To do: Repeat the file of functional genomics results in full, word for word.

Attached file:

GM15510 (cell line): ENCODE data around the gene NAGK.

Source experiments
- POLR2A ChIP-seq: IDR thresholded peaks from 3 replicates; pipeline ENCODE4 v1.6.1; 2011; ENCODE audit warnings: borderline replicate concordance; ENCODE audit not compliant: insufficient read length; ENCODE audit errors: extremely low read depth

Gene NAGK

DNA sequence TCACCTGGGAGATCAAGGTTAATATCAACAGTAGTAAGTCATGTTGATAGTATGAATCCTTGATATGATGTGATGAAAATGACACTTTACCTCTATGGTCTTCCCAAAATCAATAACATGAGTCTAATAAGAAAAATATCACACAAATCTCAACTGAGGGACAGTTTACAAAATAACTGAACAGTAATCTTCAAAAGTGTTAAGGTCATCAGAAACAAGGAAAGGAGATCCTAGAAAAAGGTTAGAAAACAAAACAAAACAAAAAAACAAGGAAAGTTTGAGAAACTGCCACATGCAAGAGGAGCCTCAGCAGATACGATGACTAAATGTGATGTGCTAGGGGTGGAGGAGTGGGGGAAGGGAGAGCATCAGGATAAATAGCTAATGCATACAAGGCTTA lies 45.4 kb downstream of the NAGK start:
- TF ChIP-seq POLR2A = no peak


GM15510 (cell line): ENCODE data around the gene NAGK.

Source experiments
- POLR2A ChIP-seq: IDR thresholded peaks from 3 replicates; pipeline ENCODE4 v1.6.1; 2011; ENCODE audit warnings: borderline replicate concordance; ENCODE audit not compliant: insufficient read length; ENCODE audit errors: extremely low read depth

Gene NAGK

DNA sequence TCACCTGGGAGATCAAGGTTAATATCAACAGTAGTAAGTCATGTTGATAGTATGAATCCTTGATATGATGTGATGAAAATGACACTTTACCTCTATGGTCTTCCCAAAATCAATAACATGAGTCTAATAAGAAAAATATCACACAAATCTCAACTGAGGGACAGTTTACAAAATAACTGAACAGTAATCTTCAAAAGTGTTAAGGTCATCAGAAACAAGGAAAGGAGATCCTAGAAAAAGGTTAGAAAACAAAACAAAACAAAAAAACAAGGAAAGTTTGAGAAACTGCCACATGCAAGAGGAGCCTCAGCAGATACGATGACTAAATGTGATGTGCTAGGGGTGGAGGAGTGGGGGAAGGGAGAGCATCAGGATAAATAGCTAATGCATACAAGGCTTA lies 45.4 kb downstream of the NAGK start:
- TF ChIP-seq POLR2A = no peak